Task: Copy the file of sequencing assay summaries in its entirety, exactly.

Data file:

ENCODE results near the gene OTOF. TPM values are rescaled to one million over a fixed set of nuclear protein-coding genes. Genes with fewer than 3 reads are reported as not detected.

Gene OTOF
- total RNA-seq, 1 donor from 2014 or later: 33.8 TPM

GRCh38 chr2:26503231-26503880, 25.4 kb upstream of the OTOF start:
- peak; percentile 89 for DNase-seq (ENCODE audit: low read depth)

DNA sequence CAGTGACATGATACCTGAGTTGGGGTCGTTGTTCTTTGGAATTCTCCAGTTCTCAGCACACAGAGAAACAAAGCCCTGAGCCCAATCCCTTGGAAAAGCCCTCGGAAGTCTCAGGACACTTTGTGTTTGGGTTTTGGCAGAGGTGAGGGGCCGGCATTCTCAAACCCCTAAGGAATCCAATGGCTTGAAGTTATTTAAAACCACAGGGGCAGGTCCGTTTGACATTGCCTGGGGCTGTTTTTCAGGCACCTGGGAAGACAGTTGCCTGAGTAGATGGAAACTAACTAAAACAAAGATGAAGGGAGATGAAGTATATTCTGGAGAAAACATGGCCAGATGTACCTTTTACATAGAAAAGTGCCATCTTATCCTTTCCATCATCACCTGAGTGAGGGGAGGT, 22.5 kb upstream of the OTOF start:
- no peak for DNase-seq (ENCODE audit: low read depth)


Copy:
ENCODE results near the gene OTOF. TPM values are rescaled to one million over a fixed set of nuclear protein-coding genes. Genes with fewer than 3 reads are reported as not detected.

Gene OTOF
- total RNA-seq, 1 donor from 2014 or later: 33.8 TPM

GRCh38 chr2:26503231-26503880, 25.4 kb upstream of the OTOF start:
- peak; percentile 89 for DNase-seq (ENCODE audit: low read depth)

DNA sequence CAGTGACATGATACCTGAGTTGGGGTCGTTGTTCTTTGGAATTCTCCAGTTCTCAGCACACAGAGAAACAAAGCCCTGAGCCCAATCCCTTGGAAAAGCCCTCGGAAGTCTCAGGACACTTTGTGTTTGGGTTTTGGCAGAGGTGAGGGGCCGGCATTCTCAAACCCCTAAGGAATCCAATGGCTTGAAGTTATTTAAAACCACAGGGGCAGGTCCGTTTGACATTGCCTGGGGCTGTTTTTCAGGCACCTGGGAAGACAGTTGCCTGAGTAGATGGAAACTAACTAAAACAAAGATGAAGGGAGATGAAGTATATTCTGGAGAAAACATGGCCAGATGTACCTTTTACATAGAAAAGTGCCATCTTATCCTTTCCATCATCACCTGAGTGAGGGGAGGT, 22.5 kb upstream of the OTOF start:
- no peak for DNase-seq (ENCODE audit: low read depth)